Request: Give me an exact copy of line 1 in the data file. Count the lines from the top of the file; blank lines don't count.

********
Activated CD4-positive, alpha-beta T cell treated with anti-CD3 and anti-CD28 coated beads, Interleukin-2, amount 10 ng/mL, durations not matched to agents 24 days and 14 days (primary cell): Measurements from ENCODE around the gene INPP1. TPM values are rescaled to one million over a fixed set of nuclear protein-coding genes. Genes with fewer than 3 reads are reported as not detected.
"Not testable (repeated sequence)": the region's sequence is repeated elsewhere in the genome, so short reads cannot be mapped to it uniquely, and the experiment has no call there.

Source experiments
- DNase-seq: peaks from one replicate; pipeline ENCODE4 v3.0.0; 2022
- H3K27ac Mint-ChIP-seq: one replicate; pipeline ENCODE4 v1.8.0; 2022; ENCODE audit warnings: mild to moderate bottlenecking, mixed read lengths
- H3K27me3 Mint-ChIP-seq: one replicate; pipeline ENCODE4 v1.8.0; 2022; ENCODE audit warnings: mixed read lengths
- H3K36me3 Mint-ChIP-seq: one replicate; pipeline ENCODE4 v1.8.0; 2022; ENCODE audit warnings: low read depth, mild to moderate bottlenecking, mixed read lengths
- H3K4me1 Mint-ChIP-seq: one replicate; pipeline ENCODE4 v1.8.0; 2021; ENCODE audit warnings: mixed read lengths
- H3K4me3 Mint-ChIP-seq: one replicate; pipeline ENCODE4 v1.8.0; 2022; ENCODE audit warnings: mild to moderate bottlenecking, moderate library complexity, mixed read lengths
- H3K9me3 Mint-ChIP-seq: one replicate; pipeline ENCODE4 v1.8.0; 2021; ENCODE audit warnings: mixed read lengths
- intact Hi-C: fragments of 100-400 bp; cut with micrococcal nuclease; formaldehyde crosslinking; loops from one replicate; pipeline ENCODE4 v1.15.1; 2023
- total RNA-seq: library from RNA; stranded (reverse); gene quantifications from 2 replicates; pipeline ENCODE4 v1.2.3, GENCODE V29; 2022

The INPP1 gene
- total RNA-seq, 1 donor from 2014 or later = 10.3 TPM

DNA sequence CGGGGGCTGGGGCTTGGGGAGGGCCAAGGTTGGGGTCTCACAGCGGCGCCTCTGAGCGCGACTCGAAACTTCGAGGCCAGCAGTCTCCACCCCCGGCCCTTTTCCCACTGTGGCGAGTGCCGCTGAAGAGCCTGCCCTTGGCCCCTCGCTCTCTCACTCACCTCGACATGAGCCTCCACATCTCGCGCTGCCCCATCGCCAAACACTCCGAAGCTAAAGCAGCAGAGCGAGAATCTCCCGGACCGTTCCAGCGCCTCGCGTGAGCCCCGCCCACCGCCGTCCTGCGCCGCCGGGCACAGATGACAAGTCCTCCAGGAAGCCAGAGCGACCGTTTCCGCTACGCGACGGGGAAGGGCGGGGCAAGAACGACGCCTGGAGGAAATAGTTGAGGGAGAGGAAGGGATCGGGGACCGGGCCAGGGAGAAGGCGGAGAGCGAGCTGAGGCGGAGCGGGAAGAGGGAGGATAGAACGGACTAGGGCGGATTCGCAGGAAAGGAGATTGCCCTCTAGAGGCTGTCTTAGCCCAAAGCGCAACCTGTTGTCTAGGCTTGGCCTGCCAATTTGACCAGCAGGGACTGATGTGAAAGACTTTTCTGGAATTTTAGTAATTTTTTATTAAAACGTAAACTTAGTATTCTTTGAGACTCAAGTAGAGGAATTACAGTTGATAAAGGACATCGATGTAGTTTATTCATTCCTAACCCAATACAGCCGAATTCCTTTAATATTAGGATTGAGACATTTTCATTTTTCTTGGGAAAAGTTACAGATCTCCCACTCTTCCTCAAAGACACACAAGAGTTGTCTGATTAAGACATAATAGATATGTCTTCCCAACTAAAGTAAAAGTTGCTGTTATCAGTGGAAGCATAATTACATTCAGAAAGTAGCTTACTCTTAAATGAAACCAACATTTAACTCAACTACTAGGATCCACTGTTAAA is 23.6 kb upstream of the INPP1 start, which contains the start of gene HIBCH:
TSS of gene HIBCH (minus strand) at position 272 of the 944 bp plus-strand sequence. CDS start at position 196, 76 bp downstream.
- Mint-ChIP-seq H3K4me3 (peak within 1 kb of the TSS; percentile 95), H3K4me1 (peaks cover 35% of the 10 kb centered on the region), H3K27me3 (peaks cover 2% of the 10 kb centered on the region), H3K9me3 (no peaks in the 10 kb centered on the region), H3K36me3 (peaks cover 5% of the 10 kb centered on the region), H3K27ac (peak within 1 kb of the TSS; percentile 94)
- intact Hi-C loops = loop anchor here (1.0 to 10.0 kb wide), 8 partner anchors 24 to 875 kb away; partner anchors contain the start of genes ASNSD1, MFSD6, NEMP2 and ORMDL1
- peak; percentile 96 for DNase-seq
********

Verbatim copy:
Activated CD4-positive, alpha-beta T cell treated with anti-CD3 and anti-CD28 coated beads, Interleukin-2, amount 10 ng/mL, durations not matched to agents 24 days and 14 days (primary cell): Measurements from ENCODE around the gene INPP1. TPM values are rescaled to one million over a fixed set of nuclear protein-coding genes. Genes with fewer than 3 reads are reported as not detected.